About this blogger:
A theorist, organist, and conductor, Jeff Ostrowski holds his B.M. in Music Theory from the University of Kansas (2004), and did graduate work in Musicology. He serves as choirmaster for the new FSSP parish in Los Angeles, where he resides with his wife and children.
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“We must say it plainly: the Roman rite as we knew it exists no more. It has gone. Some walls of the structure have fallen, others have been altered—we can look at it as a ruin or as the partial foundation of a new building. Think back, if you remember it, to the Latin sung High Mass with Gregorian chant. Compare it with the modern post-Vatican II Mass. It is not only the words, but also the tunes and even certain actions that are different. In fact it is a different liturgy of the Mass.”
— Fr. Joseph Gelineau (1978)

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Superlative Way To Explain Polyphony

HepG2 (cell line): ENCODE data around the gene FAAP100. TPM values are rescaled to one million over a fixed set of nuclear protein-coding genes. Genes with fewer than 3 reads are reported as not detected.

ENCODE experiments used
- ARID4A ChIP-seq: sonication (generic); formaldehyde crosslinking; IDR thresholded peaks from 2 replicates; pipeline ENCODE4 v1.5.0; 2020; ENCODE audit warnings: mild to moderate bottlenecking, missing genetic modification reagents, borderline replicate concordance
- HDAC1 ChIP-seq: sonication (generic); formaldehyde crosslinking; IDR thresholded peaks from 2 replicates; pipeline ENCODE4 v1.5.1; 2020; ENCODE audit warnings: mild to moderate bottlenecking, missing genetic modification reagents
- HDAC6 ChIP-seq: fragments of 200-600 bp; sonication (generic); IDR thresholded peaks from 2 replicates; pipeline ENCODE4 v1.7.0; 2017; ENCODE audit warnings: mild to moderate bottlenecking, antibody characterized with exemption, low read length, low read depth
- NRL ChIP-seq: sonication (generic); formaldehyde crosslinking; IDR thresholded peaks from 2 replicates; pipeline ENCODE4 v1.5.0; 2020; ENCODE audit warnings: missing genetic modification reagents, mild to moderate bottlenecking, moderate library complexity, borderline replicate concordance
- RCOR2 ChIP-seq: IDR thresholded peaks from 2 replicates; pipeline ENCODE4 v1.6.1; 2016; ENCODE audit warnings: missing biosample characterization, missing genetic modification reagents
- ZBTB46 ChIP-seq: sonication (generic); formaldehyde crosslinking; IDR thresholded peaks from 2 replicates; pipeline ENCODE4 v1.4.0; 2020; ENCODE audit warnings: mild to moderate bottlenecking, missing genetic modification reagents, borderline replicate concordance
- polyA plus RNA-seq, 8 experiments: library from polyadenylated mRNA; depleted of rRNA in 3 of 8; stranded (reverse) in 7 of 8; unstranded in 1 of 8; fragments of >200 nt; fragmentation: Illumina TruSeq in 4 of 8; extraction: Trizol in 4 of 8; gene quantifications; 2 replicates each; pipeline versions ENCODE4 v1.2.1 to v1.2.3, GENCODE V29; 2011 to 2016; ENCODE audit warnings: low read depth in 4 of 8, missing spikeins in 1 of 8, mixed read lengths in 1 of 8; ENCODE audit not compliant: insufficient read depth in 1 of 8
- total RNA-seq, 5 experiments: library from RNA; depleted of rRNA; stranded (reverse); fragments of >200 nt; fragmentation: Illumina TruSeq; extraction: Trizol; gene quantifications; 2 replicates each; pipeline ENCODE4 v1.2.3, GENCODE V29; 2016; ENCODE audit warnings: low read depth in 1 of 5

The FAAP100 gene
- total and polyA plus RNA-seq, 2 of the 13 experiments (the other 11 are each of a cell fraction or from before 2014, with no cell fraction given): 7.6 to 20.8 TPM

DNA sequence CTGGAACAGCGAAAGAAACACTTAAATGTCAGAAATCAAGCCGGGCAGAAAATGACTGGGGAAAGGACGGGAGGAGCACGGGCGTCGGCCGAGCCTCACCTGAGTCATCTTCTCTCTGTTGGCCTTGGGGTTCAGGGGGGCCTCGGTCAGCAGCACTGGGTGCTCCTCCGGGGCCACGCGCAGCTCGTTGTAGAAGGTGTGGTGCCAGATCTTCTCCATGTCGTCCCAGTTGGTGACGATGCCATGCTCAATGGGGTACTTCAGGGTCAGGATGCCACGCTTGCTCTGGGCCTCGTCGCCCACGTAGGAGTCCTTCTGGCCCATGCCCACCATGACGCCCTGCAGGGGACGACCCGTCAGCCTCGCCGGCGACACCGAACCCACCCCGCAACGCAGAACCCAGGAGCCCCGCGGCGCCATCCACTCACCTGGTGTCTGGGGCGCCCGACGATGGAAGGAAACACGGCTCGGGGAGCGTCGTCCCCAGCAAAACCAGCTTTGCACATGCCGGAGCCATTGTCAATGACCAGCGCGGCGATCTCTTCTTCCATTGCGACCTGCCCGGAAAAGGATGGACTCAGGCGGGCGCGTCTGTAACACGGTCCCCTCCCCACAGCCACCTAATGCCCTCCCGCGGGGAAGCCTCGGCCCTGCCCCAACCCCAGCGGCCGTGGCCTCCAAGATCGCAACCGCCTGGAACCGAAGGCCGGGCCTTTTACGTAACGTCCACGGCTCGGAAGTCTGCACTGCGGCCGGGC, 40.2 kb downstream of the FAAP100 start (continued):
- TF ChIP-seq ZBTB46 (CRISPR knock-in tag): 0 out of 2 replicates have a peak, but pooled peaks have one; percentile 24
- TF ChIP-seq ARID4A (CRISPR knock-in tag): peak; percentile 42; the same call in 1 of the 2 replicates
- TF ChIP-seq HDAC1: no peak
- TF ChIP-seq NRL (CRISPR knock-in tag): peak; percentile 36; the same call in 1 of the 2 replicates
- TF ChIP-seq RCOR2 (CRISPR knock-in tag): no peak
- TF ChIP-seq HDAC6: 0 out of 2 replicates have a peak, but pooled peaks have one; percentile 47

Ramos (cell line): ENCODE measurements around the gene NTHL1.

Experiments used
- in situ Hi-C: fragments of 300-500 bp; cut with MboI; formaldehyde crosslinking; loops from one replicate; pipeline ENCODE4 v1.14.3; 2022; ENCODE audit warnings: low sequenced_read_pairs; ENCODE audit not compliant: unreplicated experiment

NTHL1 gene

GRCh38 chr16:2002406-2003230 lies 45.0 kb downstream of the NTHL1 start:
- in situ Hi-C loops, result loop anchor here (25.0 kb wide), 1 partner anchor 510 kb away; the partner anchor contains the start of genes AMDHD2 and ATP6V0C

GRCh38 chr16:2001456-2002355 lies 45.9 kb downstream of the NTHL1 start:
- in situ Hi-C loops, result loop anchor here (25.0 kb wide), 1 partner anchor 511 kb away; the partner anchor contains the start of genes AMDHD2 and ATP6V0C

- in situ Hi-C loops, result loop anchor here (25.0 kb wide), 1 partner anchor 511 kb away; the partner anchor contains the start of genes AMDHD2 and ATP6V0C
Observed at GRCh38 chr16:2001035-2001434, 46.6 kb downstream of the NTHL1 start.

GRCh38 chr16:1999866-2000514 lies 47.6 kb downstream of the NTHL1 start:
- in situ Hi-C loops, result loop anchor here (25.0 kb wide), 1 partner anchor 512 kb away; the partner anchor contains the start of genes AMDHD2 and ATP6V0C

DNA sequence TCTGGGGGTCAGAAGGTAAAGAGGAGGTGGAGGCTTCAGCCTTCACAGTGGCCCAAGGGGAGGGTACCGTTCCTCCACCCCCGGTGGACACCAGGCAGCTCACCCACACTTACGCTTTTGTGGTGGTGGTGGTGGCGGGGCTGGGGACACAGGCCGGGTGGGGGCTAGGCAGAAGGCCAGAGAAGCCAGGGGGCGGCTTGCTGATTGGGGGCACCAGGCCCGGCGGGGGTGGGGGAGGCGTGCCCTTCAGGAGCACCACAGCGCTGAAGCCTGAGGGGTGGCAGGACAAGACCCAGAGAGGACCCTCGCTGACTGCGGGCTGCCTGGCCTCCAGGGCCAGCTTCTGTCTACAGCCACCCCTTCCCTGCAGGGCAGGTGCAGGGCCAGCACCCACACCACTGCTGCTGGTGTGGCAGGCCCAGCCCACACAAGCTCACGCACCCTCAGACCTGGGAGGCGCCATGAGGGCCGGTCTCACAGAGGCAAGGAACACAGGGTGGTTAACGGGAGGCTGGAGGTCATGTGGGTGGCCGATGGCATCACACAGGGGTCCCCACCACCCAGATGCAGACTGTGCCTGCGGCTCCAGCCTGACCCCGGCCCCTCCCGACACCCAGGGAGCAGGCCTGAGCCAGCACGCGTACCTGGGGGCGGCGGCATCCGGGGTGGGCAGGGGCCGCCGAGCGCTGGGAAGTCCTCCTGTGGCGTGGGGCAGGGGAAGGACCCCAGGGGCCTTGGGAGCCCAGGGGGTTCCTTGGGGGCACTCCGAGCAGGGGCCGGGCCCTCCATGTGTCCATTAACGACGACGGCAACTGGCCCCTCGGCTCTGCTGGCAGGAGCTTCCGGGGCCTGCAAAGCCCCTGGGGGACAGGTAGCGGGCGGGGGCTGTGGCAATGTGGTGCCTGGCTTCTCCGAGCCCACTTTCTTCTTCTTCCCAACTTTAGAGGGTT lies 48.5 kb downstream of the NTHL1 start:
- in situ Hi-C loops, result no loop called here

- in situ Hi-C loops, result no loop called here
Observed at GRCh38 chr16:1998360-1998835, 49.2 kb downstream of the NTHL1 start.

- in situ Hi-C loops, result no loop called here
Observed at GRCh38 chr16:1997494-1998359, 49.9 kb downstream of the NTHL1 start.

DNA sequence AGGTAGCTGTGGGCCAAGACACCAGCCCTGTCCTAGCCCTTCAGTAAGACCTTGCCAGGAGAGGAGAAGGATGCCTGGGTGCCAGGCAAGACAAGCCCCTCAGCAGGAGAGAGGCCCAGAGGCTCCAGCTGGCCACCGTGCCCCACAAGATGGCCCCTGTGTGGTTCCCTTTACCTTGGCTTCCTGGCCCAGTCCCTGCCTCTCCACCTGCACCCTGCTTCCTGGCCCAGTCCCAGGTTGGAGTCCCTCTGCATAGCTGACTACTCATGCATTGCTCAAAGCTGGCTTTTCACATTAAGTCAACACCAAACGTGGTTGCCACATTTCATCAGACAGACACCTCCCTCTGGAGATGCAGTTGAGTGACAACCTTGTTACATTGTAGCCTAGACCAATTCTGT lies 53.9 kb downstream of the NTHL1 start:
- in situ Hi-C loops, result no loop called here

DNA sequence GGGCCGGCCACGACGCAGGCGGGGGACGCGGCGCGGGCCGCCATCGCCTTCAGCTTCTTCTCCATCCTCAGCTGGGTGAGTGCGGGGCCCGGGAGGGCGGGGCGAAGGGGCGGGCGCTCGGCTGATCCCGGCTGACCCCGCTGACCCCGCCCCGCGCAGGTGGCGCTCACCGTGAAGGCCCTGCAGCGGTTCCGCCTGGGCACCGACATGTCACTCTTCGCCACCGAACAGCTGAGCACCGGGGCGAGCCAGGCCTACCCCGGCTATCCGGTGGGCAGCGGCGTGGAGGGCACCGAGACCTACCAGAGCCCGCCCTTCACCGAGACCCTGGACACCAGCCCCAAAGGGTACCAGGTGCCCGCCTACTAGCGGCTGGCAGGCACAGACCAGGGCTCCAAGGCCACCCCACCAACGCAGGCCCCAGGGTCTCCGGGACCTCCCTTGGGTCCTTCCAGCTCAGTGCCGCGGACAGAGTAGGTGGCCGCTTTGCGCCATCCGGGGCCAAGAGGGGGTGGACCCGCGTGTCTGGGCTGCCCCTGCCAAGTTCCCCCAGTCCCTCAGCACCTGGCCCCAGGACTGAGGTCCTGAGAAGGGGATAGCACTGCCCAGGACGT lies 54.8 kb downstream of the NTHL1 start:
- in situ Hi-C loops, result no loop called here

published 4 October 2017 by Jeff Ostrowski

HAT IS POLYPHONY? How does it incorporate ancient plainsong melodies? Our eyes could better see that if we looked at the original part books. In the following example, I have superimposed the original plainsong melody (“Vexilla Regis”) onto Palestrina’s part books from 1589AD.

Do you see how all four voices enter with the “Fulget crucis” plainsong melody?

        * *  PDF Palestrina’s VEXILLA REGIS (Hymni Totius Anni, 1589)


We can also see how chants are incorporated by looking at a modern version of the same hymn by Palestrina:

        * *  PDF Palestrina’s VEXILLA REGIS (Modern Score)


To use melodies in this way may seem—to those who don’t know very much about counterpoint—a simple task. Nothing could be further from the truth. Composing in such a way is like trying to solve a massive Rubik’s Cube; when you try to complete one line, it has an effect on all the work you’ve already done and messes it up.